Posted by: Jack Henry | September 19, 2016

Editor’s Corner: Scare Quotes and Sneer Words

I recently read an article about scare quotes and sneer words. They sound so ghoulish don’t they? Perfect for Halloween. Well they’re not quite as scary as they sound. Scare quotes and sneer words are devices that writers frequently use to state their opinion.

As you may already know, writers use scare quotes to draw attention to a word or phrase to point out that it is inaccurate or absurd.

Example: The “art” on display at the Tate Modern gallery in London included an empty wooden frame hanging on a wall and a separate display that highlighted a rusted light fixture.

The scare quotes around the word art make it clear that the writer does not consider the pieces on display to be art.

Sneer words, on the other hand, are adjectives that writers place before a word or phrase to indicate their disbelief or disdain: words like supposed, purported, would-be, self-appointed, etc.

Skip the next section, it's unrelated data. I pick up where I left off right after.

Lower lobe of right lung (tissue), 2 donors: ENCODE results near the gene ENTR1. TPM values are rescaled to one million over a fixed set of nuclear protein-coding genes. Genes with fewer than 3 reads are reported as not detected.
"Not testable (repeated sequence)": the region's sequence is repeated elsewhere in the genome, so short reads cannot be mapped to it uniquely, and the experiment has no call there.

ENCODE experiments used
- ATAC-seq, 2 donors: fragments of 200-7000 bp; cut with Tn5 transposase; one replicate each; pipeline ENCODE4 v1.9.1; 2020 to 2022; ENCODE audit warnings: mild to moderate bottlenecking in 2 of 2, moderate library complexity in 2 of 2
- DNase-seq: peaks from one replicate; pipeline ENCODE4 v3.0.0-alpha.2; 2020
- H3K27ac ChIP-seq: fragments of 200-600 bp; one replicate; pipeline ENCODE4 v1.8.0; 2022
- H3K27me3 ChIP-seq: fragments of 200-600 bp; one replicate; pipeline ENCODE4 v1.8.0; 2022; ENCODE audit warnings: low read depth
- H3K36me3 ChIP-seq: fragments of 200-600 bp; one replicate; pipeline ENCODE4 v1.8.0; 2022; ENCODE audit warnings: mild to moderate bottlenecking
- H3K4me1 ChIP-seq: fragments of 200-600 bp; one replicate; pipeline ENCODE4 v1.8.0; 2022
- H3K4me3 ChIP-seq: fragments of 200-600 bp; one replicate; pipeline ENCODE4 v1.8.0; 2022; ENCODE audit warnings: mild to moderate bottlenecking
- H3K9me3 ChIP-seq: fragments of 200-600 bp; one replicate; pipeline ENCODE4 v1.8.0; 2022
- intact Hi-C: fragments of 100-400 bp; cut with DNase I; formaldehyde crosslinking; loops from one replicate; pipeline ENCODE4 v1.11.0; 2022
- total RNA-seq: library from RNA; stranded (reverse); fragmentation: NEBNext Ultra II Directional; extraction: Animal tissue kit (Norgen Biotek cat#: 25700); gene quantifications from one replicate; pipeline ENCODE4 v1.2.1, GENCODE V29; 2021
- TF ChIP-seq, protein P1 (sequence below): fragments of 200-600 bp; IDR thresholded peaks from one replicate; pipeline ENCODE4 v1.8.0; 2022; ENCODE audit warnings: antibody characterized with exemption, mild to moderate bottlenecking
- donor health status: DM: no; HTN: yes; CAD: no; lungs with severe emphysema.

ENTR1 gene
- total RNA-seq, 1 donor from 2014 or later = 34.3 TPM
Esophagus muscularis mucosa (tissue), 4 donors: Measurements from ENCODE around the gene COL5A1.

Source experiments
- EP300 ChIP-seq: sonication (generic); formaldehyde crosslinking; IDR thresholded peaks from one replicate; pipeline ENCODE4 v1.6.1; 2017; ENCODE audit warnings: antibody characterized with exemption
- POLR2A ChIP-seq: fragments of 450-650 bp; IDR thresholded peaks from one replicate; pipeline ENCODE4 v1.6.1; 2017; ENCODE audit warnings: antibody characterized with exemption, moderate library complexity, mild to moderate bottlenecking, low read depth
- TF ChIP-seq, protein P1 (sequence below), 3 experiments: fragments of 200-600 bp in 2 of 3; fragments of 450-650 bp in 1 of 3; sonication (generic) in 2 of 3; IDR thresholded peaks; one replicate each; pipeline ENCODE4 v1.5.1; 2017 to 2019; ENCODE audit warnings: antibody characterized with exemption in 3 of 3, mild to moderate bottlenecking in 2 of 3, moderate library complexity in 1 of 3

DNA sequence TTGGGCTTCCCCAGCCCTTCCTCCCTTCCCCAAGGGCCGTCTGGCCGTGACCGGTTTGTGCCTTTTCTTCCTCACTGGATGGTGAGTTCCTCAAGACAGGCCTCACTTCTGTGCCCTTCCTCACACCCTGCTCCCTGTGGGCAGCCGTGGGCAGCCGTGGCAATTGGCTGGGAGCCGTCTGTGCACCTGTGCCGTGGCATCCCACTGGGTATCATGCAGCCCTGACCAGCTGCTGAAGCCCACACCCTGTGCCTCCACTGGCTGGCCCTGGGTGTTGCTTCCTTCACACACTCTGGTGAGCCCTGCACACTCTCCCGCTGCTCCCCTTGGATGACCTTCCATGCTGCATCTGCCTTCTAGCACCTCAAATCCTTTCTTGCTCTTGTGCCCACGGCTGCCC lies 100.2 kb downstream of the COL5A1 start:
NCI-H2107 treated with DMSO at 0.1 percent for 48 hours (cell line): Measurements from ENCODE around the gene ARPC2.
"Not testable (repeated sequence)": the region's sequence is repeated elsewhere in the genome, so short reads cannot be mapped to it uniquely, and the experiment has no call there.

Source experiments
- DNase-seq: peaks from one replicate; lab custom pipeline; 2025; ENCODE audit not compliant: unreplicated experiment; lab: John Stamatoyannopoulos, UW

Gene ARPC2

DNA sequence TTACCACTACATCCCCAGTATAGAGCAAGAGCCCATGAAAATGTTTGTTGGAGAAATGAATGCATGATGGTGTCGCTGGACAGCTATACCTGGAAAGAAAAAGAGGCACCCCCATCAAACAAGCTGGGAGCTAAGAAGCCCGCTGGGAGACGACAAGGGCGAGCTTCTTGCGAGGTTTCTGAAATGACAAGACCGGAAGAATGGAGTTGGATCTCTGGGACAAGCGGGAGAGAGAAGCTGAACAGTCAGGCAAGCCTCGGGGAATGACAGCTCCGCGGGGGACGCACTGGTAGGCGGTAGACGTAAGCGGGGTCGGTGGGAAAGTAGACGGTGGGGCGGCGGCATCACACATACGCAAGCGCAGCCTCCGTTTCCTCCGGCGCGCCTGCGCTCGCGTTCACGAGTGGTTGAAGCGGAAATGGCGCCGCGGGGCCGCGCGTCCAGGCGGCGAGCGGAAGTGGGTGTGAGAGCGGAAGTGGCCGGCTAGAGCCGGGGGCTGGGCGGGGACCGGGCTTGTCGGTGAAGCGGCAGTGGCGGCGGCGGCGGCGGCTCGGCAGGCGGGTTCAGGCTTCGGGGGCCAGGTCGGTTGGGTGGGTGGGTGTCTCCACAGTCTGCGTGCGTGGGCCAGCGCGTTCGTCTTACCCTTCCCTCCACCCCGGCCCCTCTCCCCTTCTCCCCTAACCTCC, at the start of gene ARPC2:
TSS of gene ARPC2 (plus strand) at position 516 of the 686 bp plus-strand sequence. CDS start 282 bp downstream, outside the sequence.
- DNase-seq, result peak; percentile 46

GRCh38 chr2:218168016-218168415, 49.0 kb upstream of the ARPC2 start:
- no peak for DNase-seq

Example: The supposed expert made many claims he could not corroborate.

Sneer words, like scare quotes, are a not-so-subtle way for writers and speakers to indicate their repugnance or disbelief.

Do these devices have a place in business writing? No. Our job is to be professional, not insulting. It is an interesting article though (click here to read it in its entirety); it serves as a useful warning for all of us who tend to be a little sarcastic.

Keep it classy, JHA.

Donna Bradley Burcher | Senior Technical Editor | Symitar®

8985 Balboa Ave. | San Diego, CA 92123 | Ph. 619.278.0432 | Extension: 765432

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